Climate change and transition to the green economy


Climate change and transition to the green economy
Climate change is a major driver of technological change and innovation in the search
for measures and policies to mitigate or help adjust to its effects. Sustainable development and the integration of environmental protection into economic and social development objectives are among the most challenging issues on the national and international policy agenda.
The level and structure of employment and skill needs worldwide will be affected
both by the direct impact of global warming (particularly in agriculture, fishing, tourism and mining) and by the policies adopted at the local, national and international
levels to reduce carbon emissions.
The notion of “green jobs” has become an emblem of a more sustainable economy and society. Jobs in all economic sectors are subject to “greening”,

 but six sectors
have particular salience in this respect: energy supply, especially of renewable energy;
construction; transportation; basic industry; agriculture; and forestry. Millions of green
jobs already exist worldwide. The report launching the Green Jobs Initiative counted at
least 2.3 million in the renewable energy sector alone in just six of the G20 countries.9
The same report estimated that measures to reduce energy consumption and CO2 emissions in the residential building sector could generate 3.5 million new jobs by 2050.
Alarmingly, the lack of relevant skills may turn out to be a bottleneck in the “greening” of economies. 

There is an urgent need for training in the full complement of skills
required across a broad range of jobs so that economies can both continue “greening”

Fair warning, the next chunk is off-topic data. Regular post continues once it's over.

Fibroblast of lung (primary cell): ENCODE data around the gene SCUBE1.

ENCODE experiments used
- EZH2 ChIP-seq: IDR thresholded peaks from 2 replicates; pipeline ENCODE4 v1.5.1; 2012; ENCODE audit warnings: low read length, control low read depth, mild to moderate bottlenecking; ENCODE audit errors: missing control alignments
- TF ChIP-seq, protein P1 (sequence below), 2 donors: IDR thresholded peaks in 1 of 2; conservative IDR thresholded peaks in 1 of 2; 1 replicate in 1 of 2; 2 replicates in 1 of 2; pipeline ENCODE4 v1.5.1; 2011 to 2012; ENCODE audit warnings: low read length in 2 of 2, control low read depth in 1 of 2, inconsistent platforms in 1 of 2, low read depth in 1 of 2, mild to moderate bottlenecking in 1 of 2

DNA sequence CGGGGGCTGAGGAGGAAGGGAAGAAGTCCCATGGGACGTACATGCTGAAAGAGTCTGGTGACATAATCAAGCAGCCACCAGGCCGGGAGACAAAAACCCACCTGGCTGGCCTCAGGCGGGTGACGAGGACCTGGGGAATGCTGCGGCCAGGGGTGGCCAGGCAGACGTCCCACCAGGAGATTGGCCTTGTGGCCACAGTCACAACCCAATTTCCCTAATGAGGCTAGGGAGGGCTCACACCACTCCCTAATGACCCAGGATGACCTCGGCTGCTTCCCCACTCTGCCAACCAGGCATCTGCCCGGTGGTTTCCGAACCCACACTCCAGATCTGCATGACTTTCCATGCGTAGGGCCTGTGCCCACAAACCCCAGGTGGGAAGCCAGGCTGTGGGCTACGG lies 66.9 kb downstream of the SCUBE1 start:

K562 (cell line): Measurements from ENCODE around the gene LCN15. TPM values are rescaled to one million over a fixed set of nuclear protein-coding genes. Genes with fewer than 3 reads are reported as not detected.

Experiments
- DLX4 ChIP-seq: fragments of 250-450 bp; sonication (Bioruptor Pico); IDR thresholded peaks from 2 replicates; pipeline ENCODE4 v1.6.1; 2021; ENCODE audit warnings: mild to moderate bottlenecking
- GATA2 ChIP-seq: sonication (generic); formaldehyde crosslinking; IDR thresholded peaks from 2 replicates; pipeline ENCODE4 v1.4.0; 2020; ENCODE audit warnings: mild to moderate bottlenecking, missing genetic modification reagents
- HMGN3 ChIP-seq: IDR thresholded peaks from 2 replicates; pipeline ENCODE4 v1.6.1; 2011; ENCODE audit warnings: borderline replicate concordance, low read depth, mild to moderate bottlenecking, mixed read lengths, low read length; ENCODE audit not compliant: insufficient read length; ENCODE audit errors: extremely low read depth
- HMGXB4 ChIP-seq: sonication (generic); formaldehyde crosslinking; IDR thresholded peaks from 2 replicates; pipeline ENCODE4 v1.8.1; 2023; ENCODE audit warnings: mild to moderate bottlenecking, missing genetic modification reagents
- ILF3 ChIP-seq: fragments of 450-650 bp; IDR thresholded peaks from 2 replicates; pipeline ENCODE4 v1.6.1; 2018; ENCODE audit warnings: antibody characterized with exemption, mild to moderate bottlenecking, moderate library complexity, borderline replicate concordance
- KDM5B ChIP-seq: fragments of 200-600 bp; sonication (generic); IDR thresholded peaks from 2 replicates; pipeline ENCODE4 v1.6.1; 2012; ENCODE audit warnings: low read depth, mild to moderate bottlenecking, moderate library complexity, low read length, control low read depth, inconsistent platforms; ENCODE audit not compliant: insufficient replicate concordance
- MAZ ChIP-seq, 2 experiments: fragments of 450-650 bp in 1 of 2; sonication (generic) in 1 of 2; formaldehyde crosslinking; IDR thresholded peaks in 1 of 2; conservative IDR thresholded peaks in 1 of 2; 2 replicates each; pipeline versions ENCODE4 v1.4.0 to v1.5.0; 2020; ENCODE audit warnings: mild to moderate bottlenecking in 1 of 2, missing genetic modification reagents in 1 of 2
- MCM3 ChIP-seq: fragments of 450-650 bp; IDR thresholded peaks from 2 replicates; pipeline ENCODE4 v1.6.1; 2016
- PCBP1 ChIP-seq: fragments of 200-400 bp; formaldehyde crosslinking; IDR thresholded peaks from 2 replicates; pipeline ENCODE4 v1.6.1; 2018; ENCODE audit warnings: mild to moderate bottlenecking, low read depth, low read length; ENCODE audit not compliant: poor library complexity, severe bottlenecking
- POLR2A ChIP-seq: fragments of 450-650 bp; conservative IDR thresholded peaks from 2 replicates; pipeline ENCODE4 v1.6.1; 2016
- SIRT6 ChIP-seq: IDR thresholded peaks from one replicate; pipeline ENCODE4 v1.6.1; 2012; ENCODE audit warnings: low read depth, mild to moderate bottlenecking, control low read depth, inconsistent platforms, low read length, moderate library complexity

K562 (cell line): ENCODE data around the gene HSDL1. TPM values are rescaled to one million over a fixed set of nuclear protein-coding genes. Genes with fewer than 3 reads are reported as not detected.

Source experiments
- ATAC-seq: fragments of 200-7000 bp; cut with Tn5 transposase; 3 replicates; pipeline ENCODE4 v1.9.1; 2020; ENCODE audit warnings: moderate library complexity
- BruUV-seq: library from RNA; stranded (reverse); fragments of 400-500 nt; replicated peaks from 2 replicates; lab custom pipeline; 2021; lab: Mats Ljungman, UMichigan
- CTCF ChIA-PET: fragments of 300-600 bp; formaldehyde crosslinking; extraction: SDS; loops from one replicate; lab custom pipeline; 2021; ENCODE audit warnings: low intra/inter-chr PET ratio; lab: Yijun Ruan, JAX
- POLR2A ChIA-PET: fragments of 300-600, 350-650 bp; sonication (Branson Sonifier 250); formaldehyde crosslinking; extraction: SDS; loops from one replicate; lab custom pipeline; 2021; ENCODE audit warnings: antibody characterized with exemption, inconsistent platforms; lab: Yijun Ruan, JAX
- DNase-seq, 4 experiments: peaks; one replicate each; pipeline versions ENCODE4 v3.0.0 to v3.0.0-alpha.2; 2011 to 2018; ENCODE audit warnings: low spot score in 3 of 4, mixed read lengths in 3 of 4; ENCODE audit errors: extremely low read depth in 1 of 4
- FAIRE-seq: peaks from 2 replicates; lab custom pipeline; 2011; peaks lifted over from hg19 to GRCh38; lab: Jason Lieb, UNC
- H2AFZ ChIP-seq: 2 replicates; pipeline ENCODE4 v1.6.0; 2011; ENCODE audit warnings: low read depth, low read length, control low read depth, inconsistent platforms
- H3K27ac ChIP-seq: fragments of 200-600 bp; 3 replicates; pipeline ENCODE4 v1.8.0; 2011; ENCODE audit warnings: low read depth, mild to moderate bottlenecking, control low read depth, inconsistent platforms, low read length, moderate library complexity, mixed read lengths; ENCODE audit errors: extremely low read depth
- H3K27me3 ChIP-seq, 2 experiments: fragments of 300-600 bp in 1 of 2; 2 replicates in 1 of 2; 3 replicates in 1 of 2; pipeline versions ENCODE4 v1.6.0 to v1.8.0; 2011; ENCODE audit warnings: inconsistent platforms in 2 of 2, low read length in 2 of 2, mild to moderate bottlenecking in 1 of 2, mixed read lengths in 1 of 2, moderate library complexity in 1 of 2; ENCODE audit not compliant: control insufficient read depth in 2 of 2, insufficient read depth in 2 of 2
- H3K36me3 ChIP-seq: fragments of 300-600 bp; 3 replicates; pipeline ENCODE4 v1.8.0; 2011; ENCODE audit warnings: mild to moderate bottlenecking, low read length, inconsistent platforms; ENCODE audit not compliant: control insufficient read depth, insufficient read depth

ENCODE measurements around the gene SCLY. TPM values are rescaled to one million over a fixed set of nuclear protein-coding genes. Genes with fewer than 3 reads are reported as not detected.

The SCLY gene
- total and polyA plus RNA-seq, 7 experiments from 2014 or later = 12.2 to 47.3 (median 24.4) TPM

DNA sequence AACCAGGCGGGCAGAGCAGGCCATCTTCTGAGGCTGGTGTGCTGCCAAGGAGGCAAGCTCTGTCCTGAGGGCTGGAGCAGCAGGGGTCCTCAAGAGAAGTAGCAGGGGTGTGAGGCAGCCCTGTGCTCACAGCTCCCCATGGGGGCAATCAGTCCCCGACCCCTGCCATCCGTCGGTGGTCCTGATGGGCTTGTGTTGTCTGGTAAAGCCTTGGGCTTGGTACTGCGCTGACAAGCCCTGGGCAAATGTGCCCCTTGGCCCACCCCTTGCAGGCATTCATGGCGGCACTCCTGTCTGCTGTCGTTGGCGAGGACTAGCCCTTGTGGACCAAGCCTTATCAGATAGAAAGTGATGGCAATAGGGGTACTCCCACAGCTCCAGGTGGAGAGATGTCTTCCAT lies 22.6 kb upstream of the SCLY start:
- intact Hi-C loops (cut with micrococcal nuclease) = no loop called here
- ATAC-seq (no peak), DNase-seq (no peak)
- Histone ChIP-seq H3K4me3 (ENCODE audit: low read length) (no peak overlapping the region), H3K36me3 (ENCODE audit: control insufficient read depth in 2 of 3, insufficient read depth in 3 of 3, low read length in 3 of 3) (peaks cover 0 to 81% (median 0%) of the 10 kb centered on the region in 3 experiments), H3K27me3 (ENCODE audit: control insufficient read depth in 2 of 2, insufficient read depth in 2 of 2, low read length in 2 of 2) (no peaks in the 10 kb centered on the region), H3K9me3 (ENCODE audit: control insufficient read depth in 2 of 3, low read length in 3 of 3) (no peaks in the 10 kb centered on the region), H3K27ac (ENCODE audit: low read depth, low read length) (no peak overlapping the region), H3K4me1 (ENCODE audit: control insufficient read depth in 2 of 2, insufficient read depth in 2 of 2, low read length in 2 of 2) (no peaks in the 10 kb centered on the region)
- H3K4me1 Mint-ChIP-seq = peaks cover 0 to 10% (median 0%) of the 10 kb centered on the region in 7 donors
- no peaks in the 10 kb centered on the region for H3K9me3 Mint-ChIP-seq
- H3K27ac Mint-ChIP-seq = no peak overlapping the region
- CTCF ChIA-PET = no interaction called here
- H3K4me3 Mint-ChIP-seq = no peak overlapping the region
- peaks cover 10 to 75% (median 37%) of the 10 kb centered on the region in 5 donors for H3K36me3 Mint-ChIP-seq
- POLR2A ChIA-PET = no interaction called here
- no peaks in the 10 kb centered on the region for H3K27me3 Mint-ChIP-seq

and realize the potential growth in employment the process offers.
Lessons from previous experiences of transition suggest that the transition to
cleaner energy requires proactive steps to facilitate the adjustment of labour markets,
both to maximize opportunities for new jobs and to address the problems associated
with potential job losses. Skills development will play a prominent role in both aspects
of this endeavour.
Several countries have reported that a “skills gap” already exists between available workers and the needs of green industries. A 2007 survey of Germany’s renewable
energy industry concluded that companies are suffering from a shortage of qualified
employees, especially in knowledge-intensive occupations. 

The Confederation of British Industry has likewise expressed concern that sectors going green are struggling to
find technical specialists, including designers, engineers and electricians. In the United
States, the National Renewable Energy Laboratory has identified a shortage of skills
and training as a leading barrier to energy-efficient growth. In Brazil, large biofuel
refineries are constrained in their development by a shortage of highly skilled personnel
(UNEP, ILO, IOE, ITUC, 2008).

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